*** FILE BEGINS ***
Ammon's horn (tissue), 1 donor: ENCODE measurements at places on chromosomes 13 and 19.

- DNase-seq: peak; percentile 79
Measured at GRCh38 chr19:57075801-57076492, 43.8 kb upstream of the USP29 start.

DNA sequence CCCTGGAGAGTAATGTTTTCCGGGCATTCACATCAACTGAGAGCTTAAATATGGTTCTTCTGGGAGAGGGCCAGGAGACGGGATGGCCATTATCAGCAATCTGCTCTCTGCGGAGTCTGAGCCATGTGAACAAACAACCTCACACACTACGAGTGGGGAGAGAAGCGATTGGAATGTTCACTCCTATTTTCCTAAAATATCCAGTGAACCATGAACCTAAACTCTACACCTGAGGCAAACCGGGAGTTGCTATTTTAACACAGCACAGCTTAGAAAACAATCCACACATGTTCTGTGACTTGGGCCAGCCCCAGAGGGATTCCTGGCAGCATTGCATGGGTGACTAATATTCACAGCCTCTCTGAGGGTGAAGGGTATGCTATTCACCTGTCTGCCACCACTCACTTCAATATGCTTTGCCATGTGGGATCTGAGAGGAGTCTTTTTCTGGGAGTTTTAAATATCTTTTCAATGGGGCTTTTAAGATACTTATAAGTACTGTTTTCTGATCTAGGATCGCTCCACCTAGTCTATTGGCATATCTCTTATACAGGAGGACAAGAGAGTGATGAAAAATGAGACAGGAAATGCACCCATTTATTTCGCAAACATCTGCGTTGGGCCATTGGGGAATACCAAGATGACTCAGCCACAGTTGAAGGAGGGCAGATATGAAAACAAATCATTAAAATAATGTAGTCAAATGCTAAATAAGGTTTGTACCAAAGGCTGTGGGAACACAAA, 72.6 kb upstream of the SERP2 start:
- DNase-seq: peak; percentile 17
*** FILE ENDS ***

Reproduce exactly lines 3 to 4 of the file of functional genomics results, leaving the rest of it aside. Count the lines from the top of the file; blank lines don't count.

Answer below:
Measured at GRCh38 chr19:57075801-57076492, 43.8 kb upstream of the USP29 start.

DNA sequence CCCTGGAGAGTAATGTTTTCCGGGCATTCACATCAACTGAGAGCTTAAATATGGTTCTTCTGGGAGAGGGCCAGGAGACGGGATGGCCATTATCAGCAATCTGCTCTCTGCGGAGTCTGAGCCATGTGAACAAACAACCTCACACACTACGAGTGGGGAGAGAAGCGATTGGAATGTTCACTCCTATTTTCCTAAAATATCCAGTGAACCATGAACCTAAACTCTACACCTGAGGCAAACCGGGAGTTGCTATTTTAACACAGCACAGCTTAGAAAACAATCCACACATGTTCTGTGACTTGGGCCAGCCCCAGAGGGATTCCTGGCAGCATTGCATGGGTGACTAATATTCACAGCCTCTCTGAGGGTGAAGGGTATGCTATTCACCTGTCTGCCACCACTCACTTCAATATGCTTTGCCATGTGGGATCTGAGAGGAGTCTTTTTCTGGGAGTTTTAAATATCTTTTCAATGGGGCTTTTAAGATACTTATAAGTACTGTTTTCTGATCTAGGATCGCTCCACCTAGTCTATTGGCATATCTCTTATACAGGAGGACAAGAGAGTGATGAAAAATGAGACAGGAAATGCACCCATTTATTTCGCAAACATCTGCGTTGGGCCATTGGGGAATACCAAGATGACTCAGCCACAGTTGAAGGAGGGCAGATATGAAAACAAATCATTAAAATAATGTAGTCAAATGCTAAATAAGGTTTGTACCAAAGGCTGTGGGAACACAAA, 72.6 kb upstream of the SERP2 start: